Lent is a season of preparation for Easter. Historically, it was used as the final time of fasting and preparation for baptism by new converts to Christianity. Many of these new believers had been in catechism (instruction and preparation for new Christians) for one to three years! Their preparation climaxed in the Saturday night prayer vigil and the baptismal service just before dawn, and the new Christians would join the rest of the church for the service just in time to throw open the doors and let the first light of day flood in as they proclaimed “Alleluia! Christ is Risen!”
Today many Christians engage with Lent by fasting from certain things like foods or activities, or by adding new disciplines such as silence or solitude into their routine. This is done to help us enter once again a time of preparation to enter into the story of Christ’s suffering and death, to renew our baptismal vows and to hear once again the glorious news that he is risen.
This Lent sort of crept up on me. I think it was a day or two before Ash Wednesday when I realized Lent was about to start and I had no idea what discipline I would engage in. I think that most of the time as Christians we hesitate to engage with spiritual disciplines because we are waiting for some sort of extra…something to tell us what to do. If we are honest we will probably only fast if we feel a strong sense that we are supposed to fast, that there is something we need to get out of it. Well, I didn’t have any sense of what I was supposed to do during Lent so I almost did nothing. But, at the last minute, I decided to take a lenten sabbath (take a break) from social media. Seemed easy enough. Shut off the notifications for Twitter and Instagram and away you go.
Like I said, this wasn’t the result of some strong conviction that I was being ruled by social media (although most of us are probably more ruled by it than we think). This was just a discipline that I (somewhat randomly) decided to engage with. You know what I found? The results have impacted me dramatically, just as much as if I had been told by thunder in the sky to get off social media. (This is an important lesson. The disciplines are their for us to engage with and gain from. They are opportunities that we can take advantage of. If we don’t choose to engage, we don’t get the benefits. But that’s another post.)
The thing about social media is that it is often self-promotion. We say to the world, “Look at my witty 140-character statement about so-and-so” or “Look at my food I’m about to eat” (side note: next time you go to a restaurant look around at how many people take pictures of their food when it arrives. It’s shocking.). Basically the message is, “Look at ME! Notice ME! Affirm (or “Like”) ME!”
You would think that giving this up would be a healthy way to notice myself less. But you know what I found? I noticed myself more, but not in the ways I expected. See, social media kept me distracted with little surface things like the sunsets I saw or the sound bites from my books. It never allowed me to see the depth of my real obsession with self. When you remove your options to self-promote (or read/see other people self-promoting), you start to realize the problem is actually deeper than you think.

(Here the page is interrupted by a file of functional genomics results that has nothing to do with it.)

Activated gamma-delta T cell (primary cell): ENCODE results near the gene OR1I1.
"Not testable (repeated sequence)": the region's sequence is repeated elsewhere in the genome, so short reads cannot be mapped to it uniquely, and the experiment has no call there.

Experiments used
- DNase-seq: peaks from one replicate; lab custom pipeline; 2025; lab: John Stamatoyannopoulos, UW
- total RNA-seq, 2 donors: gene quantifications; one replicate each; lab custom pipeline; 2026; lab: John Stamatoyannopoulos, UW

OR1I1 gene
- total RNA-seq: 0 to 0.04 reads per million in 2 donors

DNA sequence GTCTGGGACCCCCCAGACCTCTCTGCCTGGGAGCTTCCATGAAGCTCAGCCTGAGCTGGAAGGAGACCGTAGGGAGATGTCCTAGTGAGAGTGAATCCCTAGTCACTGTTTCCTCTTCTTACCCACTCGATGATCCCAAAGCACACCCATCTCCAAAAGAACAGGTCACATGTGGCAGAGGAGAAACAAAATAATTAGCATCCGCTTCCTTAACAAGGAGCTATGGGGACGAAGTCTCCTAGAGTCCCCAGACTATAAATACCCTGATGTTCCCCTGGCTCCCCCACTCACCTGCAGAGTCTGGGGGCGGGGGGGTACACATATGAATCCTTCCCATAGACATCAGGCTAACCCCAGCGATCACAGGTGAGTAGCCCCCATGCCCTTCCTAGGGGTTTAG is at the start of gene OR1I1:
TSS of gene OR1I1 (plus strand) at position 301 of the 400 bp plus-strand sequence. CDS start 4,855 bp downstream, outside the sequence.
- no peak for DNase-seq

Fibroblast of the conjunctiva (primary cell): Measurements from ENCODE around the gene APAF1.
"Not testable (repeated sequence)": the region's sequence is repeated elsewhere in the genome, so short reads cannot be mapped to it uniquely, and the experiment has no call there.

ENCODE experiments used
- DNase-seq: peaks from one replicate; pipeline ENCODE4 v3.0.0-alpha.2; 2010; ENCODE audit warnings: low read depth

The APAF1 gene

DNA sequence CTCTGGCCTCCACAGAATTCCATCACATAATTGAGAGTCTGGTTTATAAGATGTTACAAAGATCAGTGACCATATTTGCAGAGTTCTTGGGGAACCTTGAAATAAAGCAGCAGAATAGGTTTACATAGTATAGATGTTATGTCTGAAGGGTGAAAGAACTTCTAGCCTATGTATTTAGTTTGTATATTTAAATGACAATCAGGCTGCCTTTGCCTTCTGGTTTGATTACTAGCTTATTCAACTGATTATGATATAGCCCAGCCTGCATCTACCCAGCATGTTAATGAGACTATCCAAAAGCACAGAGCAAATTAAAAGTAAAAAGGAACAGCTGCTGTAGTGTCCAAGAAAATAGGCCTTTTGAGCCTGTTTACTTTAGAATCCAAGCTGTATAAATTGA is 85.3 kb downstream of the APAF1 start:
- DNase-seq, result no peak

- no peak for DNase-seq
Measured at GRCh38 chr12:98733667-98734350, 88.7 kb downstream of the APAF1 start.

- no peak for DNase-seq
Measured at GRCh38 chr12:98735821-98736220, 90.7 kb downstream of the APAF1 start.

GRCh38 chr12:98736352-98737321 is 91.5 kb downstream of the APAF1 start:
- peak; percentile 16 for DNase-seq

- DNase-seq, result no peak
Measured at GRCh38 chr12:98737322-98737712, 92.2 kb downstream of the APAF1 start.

Our problem is not that we are obsessed with instant photo filters or status updates, our problem is that our sinful hearts are backwards. We are hard-wired to put self and its needs right at the top of our priority list. Even though as Christians we have a new heart, I find that old habits die hard. It’s a constant battle to live into the change that God has already accomplished in me. To take my heart problem a step further, I will often use God as a means to glorify self. This is seen most clearly in prayer, as Tim Keller recently helped me see in his book on prayer. We pray most often when we are in trouble and when we want stuff. What is clear from this is that we are —I am, bought into the lie that if we had things we would be happy, or that if we were just out of this little mess we would be satisfied.
But isn’t it obvious that it doesn’t work? I wish my heart would see that it is. God in his gracious love so often will give me the things I ask for or help me out of the problem I have. No sooner does that happen than I find another thing to ask for or another problem that needs fixing. And on and on it goes. This Lent I have realized once again that what I need is to draw near to God himself, because it is only God himself that will satisfy my longing soul (Ps. 107:9). When I try to get away from myself, I run right into the depth of my own problem. I run into myself.
The glorious news of Lent is that Easter is coming, that Jesus has come. It is never fun to see yourself, especially when you realize that you are your biggest problem. But Jesus showed us that the way to life is through death. When Jesus shows me that I have made myself lord, I see quickly that I need his help to die to self. I need him to be Lord —in fact he must be Lord of all of me. It’s not pleasant, but it’s absolutely essential.
So regardless of if you have engaged in any “serious” lenten disciplines, draw near to God this Holy Week. Remember once again the vastness of Christ’s work to bring life out of death. I promise you that drawing near to God will be ugly at first. Not because God is ugly but because ugliness stands out in the presence of beauty. God’s perfection will always first make us see our flaws. But don’t give up. God has made a way for you and for me to stand in his presence with perfection. Jesus not only makes us perfect in God’s eyes, but his power changes us from the inside out to be what he has made us to be: imitators of Christ, who is the Lord of all.